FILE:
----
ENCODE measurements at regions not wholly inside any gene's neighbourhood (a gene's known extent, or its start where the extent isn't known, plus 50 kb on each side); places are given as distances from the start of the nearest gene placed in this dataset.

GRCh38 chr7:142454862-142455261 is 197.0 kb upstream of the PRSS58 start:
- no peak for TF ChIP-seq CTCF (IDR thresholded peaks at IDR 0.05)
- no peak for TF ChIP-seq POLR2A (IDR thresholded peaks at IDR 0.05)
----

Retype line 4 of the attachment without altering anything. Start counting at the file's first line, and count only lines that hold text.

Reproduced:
- no peak for TF ChIP-seq POLR2A (IDR thresholded peaks at IDR 0.05)